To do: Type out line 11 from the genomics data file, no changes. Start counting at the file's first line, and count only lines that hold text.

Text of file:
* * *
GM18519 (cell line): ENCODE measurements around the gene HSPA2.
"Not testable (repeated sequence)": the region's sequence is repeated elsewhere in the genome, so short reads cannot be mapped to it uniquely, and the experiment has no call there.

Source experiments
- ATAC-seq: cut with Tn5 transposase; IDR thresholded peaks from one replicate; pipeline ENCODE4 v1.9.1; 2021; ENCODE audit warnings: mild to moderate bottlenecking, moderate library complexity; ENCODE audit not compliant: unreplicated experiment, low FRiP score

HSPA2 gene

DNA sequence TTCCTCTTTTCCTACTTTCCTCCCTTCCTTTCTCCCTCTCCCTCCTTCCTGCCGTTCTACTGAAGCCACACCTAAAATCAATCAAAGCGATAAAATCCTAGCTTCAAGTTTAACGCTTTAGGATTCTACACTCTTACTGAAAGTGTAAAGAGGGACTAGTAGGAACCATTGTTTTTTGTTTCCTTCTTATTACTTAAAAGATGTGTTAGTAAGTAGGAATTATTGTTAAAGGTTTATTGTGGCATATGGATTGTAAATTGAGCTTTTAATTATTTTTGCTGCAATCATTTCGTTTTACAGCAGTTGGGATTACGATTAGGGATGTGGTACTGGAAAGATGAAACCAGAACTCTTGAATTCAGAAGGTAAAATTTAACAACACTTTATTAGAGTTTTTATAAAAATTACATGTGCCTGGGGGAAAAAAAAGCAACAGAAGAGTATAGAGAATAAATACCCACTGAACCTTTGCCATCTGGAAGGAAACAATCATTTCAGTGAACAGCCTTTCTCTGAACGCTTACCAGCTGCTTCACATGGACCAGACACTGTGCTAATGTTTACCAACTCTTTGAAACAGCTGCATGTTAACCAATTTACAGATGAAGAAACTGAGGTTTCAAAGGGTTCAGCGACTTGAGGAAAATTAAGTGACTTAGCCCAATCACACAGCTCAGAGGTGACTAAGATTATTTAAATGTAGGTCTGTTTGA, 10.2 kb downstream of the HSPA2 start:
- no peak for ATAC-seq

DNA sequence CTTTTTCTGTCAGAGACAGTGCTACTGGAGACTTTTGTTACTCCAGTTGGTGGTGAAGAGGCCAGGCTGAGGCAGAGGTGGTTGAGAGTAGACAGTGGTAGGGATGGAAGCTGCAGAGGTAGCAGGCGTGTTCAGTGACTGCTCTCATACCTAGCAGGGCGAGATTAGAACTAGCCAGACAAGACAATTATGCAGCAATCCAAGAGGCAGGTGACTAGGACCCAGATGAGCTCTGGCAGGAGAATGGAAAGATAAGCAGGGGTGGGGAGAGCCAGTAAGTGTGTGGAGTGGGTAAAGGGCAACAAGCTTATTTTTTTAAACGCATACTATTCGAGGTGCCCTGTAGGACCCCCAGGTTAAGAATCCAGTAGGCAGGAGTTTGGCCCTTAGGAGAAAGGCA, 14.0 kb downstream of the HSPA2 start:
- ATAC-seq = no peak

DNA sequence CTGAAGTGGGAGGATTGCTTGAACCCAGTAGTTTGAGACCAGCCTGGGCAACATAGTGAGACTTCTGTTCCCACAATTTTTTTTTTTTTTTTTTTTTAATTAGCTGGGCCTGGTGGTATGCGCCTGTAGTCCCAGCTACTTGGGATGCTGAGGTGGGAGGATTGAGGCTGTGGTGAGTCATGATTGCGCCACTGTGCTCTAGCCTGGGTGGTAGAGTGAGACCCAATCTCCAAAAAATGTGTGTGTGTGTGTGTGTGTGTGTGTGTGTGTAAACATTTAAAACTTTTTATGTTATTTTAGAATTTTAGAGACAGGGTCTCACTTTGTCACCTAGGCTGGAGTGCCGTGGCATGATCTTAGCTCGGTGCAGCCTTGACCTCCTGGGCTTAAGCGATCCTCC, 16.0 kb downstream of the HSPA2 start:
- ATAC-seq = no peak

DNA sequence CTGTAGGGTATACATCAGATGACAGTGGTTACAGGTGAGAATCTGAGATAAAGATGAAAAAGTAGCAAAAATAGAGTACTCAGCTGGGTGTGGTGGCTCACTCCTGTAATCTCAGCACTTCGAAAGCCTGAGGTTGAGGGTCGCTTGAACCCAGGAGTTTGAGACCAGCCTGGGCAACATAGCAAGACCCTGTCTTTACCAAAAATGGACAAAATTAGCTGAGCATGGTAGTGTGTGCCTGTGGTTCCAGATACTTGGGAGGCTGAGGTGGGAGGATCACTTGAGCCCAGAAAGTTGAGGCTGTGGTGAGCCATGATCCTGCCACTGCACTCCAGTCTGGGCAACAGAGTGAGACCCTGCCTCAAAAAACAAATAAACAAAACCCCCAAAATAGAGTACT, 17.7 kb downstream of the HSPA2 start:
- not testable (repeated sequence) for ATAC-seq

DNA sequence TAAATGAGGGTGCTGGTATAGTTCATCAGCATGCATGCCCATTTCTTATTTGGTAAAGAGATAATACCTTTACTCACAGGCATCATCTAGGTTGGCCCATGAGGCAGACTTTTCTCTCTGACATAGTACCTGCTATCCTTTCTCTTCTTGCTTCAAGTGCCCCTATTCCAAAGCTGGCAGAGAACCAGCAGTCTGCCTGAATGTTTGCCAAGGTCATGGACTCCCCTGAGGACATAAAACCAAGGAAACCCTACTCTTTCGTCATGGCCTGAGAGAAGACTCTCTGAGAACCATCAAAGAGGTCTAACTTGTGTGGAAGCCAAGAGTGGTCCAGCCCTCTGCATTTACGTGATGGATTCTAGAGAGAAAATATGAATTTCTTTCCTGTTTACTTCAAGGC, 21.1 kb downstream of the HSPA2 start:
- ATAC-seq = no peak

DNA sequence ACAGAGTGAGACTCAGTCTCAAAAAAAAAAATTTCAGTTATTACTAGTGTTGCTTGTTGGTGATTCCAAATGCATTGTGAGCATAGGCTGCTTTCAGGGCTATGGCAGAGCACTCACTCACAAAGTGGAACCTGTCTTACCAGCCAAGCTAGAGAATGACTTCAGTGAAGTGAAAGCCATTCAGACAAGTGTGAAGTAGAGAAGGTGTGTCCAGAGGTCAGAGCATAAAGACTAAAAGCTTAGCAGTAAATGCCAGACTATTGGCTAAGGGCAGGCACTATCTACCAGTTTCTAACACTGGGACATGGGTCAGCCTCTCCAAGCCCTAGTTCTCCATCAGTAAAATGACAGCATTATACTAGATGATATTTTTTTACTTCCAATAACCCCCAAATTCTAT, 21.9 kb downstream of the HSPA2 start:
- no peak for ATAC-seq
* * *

- ATAC-seq = no peak